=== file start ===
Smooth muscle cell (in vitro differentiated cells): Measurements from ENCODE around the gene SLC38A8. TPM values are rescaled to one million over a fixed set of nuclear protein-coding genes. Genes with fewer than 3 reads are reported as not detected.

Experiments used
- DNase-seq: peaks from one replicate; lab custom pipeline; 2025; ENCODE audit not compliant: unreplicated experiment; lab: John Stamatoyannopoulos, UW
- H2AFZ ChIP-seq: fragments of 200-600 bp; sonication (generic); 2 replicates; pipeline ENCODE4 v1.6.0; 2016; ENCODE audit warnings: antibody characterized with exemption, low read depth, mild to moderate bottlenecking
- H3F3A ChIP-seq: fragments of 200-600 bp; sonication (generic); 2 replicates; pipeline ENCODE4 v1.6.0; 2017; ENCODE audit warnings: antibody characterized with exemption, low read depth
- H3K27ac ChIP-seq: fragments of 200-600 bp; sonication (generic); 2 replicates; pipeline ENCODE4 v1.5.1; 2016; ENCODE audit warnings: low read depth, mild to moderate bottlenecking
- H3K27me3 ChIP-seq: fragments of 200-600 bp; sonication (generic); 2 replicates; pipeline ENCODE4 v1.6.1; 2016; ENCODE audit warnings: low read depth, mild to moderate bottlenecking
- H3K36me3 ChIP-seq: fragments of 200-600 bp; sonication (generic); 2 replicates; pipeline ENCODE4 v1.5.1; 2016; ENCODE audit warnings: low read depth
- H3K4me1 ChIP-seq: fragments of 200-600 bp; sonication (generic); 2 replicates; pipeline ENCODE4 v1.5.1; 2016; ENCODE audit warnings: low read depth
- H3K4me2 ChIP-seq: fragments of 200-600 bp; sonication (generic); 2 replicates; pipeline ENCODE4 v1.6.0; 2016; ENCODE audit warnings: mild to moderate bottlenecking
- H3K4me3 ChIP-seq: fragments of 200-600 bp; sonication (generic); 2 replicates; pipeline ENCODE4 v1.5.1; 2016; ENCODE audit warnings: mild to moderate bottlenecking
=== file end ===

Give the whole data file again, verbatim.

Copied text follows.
Smooth muscle cell (in vitro differentiated cells): Measurements from ENCODE around the gene SLC38A8. TPM values are rescaled to one million over a fixed set of nuclear protein-coding genes. Genes with fewer than 3 reads are reported as not detected.

Experiments used
- DNase-seq: peaks from one replicate; lab custom pipeline; 2025; ENCODE audit not compliant: unreplicated experiment; lab: John Stamatoyannopoulos, UW
- H2AFZ ChIP-seq: fragments of 200-600 bp; sonication (generic); 2 replicates; pipeline ENCODE4 v1.6.0; 2016; ENCODE audit warnings: antibody characterized with exemption, low read depth, mild to moderate bottlenecking
- H3F3A ChIP-seq: fragments of 200-600 bp; sonication (generic); 2 replicates; pipeline ENCODE4 v1.6.0; 2017; ENCODE audit warnings: antibody characterized with exemption, low read depth
- H3K27ac ChIP-seq: fragments of 200-600 bp; sonication (generic); 2 replicates; pipeline ENCODE4 v1.5.1; 2016; ENCODE audit warnings: low read depth, mild to moderate bottlenecking
- H3K27me3 ChIP-seq: fragments of 200-600 bp; sonication (generic); 2 replicates; pipeline ENCODE4 v1.6.1; 2016; ENCODE audit warnings: low read depth, mild to moderate bottlenecking
- H3K36me3 ChIP-seq: fragments of 200-600 bp; sonication (generic); 2 replicates; pipeline ENCODE4 v1.5.1; 2016; ENCODE audit warnings: low read depth
- H3K4me1 ChIP-seq: fragments of 200-600 bp; sonication (generic); 2 replicates; pipeline ENCODE4 v1.5.1; 2016; ENCODE audit warnings: low read depth
- H3K4me2 ChIP-seq: fragments of 200-600 bp; sonication (generic); 2 replicates; pipeline ENCODE4 v1.6.0; 2016; ENCODE audit warnings: mild to moderate bottlenecking
- H3K4me3 ChIP-seq: fragments of 200-600 bp; sonication (generic); 2 replicates; pipeline ENCODE4 v1.5.1; 2016; ENCODE audit warnings: mild to moderate bottlenecking